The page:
The rising tide of LNG infra

PFI Yearbook 2022
16 min read

In light of the current unprecedented institutional investment activity in Australian LNG infrastructure, this article looks at the investment structures, debt funding and market forces driving these investments. By Paul Lingard, partner, Perth, Lisa Koch, partner, Sydney, and Nick Sinclair, special counsel, Perth, Norton Rose Fulbright.

The last eighteen months have seen a rapid rise in investment by infrastructure and private equity funds in Australian LNG infrastructure. Historically, institutional investors – even those with an energy focus – have not been pivotal or active players in investing in or sponsoring the mega-LNG projects in the Asia-Pacific region. Their investment appetite has, typically, not been compatible with the combination of exposure to commodity price risk, development and construction risk for a greenfield project, and the significant amount of initial capital outlay for returns that will only be realised in the mid-to-longer term. In addition, for operational assets, there has been resistance by the energy majors to partnering with investors with different investment horizons and approaches to operations in a volatile market.

However, shifting market forces, with soaring gas prices, against the backdrop of a perpetually-evolving energy transition landscape, have created significant opportunities for non-traditional players to invest in these projects and related infrastructure. Coupled with the ability of the infrastructure funds to invest in brownfield assets, where the energy majors have significant sunk capital and institutional investors can leverage the existing infrastructure, this has driven the recent spate of transactions.

While only a handful of the mega-LNG projects in the region have been developed by way of project finance, institutional investors are procuring debt to partially fund their investments in LNG infrastructure. This is principally a function of economics and the ease with which debt funding can be obtained, on commercially competitive terms that allows fund capital to be deployed elsewhere. It also highlights the approach of debt providers, often debt funds, with respect to the risk profile of funding operating LNG infrastructure, even in circumstances where the lenders are not benefiting from security over the underlying project assets. The lenders’ security package and diligence is primarily focused on the contractual arrangements underpinning the revenue streams of operating assets, rather than applying a project finance-style, bankability analysis of a greenfield project.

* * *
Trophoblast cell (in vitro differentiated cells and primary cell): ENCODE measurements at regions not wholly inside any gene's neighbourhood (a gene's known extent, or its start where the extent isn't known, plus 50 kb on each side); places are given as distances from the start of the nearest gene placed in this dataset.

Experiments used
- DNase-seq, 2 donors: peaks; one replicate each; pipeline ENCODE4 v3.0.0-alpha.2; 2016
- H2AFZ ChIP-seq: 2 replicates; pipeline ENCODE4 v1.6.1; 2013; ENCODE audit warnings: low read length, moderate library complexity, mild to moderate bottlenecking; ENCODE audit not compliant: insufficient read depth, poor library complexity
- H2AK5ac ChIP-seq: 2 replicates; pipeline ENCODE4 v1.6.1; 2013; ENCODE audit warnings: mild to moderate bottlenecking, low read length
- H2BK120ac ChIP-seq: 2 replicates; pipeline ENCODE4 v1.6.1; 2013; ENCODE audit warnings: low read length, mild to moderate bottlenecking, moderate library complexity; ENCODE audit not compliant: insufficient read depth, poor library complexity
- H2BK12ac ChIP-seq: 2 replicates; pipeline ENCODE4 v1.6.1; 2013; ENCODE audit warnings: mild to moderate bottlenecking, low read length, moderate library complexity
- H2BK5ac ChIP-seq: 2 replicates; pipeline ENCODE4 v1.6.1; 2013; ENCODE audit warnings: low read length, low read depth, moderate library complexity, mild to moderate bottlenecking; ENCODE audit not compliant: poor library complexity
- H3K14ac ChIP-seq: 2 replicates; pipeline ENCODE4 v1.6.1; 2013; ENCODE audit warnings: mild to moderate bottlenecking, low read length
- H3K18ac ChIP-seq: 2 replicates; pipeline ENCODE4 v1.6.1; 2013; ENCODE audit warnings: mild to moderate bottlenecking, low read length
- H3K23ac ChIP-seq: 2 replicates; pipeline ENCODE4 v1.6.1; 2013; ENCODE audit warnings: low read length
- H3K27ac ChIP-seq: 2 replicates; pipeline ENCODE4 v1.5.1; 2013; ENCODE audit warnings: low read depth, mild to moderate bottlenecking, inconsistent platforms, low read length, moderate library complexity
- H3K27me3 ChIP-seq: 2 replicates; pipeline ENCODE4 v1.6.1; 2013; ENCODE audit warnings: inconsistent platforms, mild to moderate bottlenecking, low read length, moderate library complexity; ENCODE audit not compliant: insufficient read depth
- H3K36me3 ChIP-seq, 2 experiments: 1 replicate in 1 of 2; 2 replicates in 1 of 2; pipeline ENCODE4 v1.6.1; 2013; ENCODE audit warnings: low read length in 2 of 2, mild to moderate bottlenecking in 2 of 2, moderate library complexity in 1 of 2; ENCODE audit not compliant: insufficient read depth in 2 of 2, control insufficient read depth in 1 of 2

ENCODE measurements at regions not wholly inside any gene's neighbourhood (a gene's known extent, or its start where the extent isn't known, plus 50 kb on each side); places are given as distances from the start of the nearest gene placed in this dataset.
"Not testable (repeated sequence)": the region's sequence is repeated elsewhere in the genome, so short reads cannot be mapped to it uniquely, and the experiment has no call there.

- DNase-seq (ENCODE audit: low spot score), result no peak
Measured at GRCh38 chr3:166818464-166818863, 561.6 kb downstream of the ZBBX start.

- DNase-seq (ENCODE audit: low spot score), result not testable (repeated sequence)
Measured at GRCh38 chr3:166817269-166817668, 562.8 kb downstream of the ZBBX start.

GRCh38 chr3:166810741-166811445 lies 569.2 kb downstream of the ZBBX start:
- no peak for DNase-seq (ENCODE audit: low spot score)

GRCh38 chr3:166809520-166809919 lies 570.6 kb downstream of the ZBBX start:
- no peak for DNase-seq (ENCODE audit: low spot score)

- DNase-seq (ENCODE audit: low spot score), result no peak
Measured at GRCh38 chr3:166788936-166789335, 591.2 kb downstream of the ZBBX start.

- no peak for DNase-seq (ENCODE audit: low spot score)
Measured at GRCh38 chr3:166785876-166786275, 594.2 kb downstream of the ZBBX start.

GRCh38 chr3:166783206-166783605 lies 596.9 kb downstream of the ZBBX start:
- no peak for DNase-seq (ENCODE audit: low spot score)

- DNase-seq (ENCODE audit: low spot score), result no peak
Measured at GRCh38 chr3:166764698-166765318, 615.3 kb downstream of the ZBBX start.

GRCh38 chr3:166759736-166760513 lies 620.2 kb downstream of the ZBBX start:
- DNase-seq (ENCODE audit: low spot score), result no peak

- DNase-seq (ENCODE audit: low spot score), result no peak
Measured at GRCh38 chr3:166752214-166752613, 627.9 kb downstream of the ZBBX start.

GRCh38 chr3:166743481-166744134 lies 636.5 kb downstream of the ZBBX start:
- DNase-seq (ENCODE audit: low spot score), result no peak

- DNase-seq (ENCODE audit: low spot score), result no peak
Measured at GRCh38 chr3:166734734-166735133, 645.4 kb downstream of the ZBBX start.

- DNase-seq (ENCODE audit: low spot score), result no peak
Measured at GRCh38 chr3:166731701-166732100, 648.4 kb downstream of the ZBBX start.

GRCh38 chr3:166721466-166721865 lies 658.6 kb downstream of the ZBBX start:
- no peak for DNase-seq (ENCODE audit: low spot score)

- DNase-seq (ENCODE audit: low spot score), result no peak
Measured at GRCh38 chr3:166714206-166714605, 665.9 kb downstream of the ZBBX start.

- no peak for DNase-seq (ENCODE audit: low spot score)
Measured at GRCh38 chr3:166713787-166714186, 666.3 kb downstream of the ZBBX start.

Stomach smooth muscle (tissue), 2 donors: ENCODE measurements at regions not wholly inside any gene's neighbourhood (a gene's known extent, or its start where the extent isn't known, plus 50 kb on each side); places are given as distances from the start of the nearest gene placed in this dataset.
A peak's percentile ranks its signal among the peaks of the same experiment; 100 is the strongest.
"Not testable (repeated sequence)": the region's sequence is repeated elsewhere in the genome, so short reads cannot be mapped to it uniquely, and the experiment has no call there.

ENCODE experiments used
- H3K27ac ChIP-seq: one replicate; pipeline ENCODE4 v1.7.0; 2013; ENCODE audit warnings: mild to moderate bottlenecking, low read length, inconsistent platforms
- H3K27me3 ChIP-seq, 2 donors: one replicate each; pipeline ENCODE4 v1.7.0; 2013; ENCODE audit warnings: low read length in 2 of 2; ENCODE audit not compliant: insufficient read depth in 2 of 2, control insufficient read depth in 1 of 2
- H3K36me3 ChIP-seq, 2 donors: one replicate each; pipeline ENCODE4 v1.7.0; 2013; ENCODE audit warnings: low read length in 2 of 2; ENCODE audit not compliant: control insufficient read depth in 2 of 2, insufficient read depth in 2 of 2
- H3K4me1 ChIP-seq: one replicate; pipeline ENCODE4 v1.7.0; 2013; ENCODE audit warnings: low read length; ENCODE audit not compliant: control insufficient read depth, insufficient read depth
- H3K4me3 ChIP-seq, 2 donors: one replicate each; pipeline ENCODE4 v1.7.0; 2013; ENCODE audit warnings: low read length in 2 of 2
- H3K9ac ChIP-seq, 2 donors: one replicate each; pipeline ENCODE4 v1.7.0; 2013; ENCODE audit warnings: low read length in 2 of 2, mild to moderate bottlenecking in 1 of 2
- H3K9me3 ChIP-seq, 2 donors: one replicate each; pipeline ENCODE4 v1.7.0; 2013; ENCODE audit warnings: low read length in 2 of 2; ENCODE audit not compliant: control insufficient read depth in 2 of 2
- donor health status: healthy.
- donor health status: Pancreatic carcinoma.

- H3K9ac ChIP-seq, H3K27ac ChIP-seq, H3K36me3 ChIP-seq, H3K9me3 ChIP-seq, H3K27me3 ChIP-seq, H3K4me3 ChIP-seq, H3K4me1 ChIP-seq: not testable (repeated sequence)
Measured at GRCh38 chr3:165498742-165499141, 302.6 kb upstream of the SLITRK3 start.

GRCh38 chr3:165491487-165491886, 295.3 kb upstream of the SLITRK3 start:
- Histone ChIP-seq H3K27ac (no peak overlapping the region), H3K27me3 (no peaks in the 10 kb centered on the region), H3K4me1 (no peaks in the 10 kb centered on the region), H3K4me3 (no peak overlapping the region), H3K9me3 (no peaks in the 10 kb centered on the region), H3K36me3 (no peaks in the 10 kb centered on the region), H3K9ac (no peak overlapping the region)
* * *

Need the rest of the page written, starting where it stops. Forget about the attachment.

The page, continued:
As a result, the brisk rate of institutional investment in LNG infrastructure in Australia is expected to continue.

Recent investments

* Initially, as was announced in December 2020, Global Infrastructure Fund (GIP) acquired a 26.25% interest in the Queensland Curtis LNG (QCLNG) facilities for approximately US$2.5bn. This was a landmark transaction as it represented one of the first significant acquisitions by an infrastructure player in mid-stream LNG assets, paving the way for further investment, not only within Australia, but around the world.

* Then, in July 2021, TotalEnergies and GIP announced that TotalEnergies had received a US$750m investment from GIP in connection with its 27.5% interest in the Gladstone LNG Project in Queensland. The highly structured and complex transaction involved a synthetic infrastructure agreement, whereby TotalEnergies retained its 27.5% interest in the joint venture that operates the LNG facilities, but agreed to pay GIP a throughput-based tolling fee, based principally on TotalEnergies’ share of gas processed through the downstream facilities1. The synthetic tolling arrangements were required to facilitate the segmentation of the commodity price from the infrastructure return, essentially retrofitting the transaction structure to establish an infrastructure toll. GIP’s investment was partially debt-funded by a combination of Japanese, Australian and European financiers.